"A lot of them would try to recruit me, saying: 'Come join us. You'll be driving a Mercedes'," he said. The agency's first major coup came in 1999, when it tracked down one of the assassins who murdered Viktor Novosyolov, a powerful St Petersburg politician who was killed by a bomb placed on the roof of his car at a stoplight. The journalists traced the suspected hit man, Alexander Malysh, to a St Petersburg apartment and convinced him to give an interview, saying police or mobsters would soon find him anyway. After interviewing Malysh, they turned him over to the police. He was convicted as an accomplice in the murder and sentenced to 16 years in prison.

The authorities did not take kindly to journalists assuming the role of an auxiliary homicide unit in the case, which marked the beginning of a decade of tension between the agency and local law enforcers, Mr Vyshenkov said. "The government is not ready to forgive such things," he said. "If a few journalists find a killer that 100 police detectives are looking for, that means that a few journalists are better than the entire system. Such things are not forgiven in Russia."

The scenario has repeated itself several times over the years. In 2002, Mr Vyshenkov was jailed for several hours after a source he had cultivated in a murder investigation claimed he had been kidnapped by the journalists. The accusations went nowhere, and Mr Vyshenkov was released, but the agency says it was subsequently subject to groundless police searches out of retribution. (With Mr Vyshenkov working undercover, the journalists later arranged a meeting with the killer at a restaurant, where they called in police to arrest him. He was subsequently convicted and sentenced to life in prison.)

"There are legitimate tensions, because sometimes they do things authorities simply cannot do," said Vadim Volkov, an expert on organised crime at the European University in St Petersburg. As the 15-year anniversary of the agency's founding approaches, Messrs Konstantinov and Vyshenkov say the project is living rather than merely surviving. Their investigations are published in various print and online publications owned by the holding, including Fontanka.ru, a popular Russian news website that covers St Petersburg.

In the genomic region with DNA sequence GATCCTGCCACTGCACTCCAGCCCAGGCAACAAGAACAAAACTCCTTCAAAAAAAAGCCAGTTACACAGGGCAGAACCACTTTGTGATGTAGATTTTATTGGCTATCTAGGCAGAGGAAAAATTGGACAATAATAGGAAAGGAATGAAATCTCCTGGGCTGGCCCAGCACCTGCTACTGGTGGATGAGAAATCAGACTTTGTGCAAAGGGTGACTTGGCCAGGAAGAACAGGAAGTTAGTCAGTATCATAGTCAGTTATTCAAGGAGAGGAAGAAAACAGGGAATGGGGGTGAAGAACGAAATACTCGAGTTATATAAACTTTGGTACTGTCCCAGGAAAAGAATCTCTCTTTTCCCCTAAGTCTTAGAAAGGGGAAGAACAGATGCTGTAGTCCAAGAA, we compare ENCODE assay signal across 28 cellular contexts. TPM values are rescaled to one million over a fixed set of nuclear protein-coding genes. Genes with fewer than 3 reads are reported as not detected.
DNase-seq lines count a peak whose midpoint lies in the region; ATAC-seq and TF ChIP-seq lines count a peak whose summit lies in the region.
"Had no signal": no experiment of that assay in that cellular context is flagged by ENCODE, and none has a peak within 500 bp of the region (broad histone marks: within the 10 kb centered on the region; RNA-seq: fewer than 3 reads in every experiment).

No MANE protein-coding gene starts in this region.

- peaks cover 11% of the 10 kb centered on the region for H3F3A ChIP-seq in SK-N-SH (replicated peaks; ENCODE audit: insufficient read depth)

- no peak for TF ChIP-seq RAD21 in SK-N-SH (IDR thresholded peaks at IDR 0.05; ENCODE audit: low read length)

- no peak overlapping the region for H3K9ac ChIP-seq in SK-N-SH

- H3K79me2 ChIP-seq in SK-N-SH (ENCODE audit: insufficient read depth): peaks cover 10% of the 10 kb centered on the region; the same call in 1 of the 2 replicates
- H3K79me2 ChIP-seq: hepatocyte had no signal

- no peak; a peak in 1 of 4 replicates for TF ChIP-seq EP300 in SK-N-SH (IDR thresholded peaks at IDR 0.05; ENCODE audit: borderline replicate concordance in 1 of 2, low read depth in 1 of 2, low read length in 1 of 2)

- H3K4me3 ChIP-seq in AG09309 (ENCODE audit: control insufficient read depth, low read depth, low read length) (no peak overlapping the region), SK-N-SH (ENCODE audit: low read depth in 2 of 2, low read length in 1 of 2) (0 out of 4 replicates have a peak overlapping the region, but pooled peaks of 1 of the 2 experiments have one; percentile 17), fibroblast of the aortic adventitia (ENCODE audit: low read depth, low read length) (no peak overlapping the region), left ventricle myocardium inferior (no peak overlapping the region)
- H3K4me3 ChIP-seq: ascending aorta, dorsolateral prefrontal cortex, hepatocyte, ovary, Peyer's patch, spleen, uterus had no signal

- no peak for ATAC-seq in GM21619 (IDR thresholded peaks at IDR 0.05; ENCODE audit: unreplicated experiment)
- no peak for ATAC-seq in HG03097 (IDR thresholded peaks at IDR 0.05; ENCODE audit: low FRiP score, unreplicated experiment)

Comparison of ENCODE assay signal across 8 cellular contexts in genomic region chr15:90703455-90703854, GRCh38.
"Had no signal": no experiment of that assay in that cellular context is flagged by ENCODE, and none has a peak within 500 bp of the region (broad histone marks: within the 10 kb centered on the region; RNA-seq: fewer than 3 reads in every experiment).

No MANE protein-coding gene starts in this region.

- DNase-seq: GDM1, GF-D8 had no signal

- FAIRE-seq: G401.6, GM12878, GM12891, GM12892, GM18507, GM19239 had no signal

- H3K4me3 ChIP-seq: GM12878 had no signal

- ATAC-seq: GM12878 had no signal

"We became profitable sometime around 2004, and in 2007 we understood that we are alive," Mr Vyshenkov said. "That doesn't mean that we don't pinch pennies. But before then we were always trying to get loans and always owed people money. We were living month-to-month." Most of the revenue comes from online ads at Fontanka.ru, but there are other sources of income as well, Mr Vyshenkov said. Occasionally businessmen will approach them with offers to investigate alleged corruption by competitors or government officials. They take on such cases but say up front that they will publish the results of the inquiry even if they are not favourable for the client. "Some of them say: 'No problem'," Mr Vyshenkov said. "Others just walk away." @Email:c.schreck@thenational.ae The caption on this story has been altered to correctly identify the people in the photograph.

Updated: May 24, 2010 04:00 AM